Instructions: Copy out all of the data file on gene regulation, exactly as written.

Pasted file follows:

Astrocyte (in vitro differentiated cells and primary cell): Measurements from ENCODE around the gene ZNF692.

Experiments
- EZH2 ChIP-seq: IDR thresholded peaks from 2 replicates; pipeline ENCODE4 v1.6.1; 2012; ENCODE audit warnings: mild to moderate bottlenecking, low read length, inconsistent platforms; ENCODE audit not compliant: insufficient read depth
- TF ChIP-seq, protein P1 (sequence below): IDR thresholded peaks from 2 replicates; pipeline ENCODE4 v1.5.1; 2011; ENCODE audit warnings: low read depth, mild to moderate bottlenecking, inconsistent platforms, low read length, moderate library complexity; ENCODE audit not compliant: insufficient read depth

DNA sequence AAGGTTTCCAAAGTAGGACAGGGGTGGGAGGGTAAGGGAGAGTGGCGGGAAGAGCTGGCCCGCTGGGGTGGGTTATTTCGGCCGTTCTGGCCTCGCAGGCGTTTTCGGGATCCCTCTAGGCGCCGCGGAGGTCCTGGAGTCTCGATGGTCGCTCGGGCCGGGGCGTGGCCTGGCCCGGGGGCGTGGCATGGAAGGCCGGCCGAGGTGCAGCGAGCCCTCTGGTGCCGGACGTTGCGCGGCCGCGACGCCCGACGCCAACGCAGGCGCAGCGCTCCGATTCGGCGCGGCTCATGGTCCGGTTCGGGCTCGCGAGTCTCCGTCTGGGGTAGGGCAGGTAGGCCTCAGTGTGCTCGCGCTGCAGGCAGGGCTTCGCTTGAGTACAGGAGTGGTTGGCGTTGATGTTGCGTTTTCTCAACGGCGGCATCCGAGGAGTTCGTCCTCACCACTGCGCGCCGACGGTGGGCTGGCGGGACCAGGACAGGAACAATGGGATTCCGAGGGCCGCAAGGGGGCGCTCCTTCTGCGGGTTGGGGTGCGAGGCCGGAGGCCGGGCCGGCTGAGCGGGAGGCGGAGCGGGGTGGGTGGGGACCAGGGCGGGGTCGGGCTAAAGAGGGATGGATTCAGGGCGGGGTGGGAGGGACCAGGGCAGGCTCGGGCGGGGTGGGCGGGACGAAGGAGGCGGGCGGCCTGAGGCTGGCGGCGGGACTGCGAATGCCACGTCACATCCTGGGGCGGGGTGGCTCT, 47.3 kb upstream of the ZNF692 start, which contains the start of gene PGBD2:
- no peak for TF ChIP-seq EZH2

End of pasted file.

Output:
Astrocyte (in vitro differentiated cells and primary cell): Measurements from ENCODE around the gene ZNF692.

Experiments
- EZH2 ChIP-seq: IDR thresholded peaks from 2 replicates; pipeline ENCODE4 v1.6.1; 2012; ENCODE audit warnings: mild to moderate bottlenecking, low read length, inconsistent platforms; ENCODE audit not compliant: insufficient read depth
- TF ChIP-seq, protein P1 (sequence below): IDR thresholded peaks from 2 replicates; pipeline ENCODE4 v1.5.1; 2011; ENCODE audit warnings: low read depth, mild to moderate bottlenecking, inconsistent platforms, low read length, moderate library complexity; ENCODE audit not compliant: insufficient read depth

DNA sequence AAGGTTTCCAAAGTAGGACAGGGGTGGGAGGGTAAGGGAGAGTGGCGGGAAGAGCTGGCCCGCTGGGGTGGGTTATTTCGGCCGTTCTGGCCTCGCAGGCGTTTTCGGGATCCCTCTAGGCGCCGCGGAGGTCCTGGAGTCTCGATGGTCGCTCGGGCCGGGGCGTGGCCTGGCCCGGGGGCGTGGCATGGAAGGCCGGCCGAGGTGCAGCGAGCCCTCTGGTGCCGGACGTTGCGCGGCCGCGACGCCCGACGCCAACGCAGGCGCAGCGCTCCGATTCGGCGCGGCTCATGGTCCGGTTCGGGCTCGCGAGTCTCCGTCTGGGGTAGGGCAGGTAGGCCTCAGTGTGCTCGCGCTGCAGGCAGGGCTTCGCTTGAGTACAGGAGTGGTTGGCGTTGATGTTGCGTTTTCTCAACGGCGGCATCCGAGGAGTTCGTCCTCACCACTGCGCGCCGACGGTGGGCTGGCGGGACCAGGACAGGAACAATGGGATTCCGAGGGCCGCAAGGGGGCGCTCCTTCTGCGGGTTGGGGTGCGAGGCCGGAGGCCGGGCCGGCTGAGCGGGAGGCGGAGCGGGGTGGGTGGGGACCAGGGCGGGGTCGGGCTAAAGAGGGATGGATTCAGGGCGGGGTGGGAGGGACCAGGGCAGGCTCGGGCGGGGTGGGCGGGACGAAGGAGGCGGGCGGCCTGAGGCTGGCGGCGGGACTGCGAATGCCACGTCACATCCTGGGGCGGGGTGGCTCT, 47.3 kb upstream of the ZNF692 start, which contains the start of gene PGBD2:
- no peak for TF ChIP-seq EZH2